I have been teaching Primary Three and Four at Stella Maris School for three weeks and am amazed by my students everyday. Their determination to succeed shines through with every lesson. Many girls strive for perfection. It is also evident that they genuinely want to learn. Never have I heard anyone complain about course work, as I believe is typical for nine year olds, but rather they ask for more problems to do on their own. One of my favorite conversations with my girls occurred after we finished a math lesson early. I asked them what they wanted to be when they grow up. Among the most popular responses included the following: doctor, lawyer, businesswoman, bank manager, nurse, and pilot. A sad reality of being born into an impoverished family is that it can be nearly impossible to attain these dreams; however, for the girls at Stella Maris, and more noticeably, for the CARITAS girls who otherwise would not be able to someday live these dreams, a new reality is formed. All of my girls know that they will have successful, prosperous lives, and for those receiving CARITAS sponsorships, they know they will be able to end a circle of poverty.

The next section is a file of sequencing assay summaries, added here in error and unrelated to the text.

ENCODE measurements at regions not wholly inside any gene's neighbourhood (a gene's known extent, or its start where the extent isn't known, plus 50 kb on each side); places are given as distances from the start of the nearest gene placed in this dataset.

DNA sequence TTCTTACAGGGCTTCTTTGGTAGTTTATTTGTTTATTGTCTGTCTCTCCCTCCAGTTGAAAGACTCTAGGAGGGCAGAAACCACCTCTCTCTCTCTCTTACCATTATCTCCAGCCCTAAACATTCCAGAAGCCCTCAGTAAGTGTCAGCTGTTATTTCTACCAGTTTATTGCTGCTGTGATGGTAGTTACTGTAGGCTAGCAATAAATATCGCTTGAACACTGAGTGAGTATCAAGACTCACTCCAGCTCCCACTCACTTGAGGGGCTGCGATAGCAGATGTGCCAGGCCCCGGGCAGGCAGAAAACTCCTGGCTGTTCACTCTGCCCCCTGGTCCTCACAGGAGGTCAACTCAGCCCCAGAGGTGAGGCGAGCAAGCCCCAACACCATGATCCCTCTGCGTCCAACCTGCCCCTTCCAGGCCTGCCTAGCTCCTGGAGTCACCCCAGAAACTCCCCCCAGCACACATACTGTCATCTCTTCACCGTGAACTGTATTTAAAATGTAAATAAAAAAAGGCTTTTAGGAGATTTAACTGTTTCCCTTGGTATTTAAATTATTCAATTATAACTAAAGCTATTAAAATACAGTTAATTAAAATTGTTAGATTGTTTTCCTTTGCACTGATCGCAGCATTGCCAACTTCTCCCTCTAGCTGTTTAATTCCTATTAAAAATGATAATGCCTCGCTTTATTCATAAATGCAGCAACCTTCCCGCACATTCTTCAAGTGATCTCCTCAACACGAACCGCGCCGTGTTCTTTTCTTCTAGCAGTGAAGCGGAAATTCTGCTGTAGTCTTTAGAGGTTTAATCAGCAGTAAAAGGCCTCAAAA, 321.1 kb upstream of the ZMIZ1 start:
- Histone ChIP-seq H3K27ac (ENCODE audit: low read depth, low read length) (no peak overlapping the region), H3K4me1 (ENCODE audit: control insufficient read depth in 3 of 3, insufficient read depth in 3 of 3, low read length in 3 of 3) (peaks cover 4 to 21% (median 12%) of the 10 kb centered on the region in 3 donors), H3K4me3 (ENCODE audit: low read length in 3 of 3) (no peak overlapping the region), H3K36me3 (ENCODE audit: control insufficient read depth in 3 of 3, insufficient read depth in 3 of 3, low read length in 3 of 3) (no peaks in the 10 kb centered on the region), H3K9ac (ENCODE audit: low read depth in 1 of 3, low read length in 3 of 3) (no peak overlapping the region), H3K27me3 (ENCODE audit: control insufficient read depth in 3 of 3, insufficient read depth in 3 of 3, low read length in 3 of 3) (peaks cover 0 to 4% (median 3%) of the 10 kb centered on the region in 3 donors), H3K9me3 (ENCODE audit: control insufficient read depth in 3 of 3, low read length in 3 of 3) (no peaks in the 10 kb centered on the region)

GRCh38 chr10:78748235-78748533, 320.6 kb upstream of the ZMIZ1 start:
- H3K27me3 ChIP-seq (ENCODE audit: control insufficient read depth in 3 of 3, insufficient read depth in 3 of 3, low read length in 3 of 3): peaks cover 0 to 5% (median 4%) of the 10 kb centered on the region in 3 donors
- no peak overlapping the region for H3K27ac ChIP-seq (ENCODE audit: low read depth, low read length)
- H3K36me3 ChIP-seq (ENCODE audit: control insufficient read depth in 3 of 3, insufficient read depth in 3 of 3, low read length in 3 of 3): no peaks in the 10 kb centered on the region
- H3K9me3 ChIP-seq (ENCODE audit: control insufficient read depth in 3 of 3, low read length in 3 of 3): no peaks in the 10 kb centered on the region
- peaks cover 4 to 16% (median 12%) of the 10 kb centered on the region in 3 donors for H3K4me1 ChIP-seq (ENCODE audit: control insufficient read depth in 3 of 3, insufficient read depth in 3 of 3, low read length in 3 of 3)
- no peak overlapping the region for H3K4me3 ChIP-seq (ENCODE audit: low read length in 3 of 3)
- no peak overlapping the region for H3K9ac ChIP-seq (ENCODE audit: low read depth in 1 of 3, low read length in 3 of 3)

One of my favorite parts about interning at Stella Maris is that I have the opportunity to meet the girls after school so that I can talk and play with them. I usually go around five which gives me a good hour of socializing before they have dinner. One evening I decided to go on a run on the school field rather than play. I attempted to enter the schoolyard without anyone noticing; however, that did not happen. I managed to make it down to the fields but then one girl exclaimed “Hello Teacher Samantha!!!” and before I knew it, about 30 girls had come down to see me. I was still determined to go on my run but decided to invite the girls to exercise with me, honestly expecting no one to join. To my surprise, about half ran alongside me. The little ones took some short cuts but there were still a few Primary Four and Fives that were able to keep up. After we had gone around six times it was time for dinner but before they left, the group that ran with me asked to train with me everyday. I don’t remember smiling as much as I did after they asked that. Never did I think I would come to Africa to train with girls at a Primary School, but yet again, I believe I should now expect many pleasant surprises… Below is a photo of the girls who ran with me.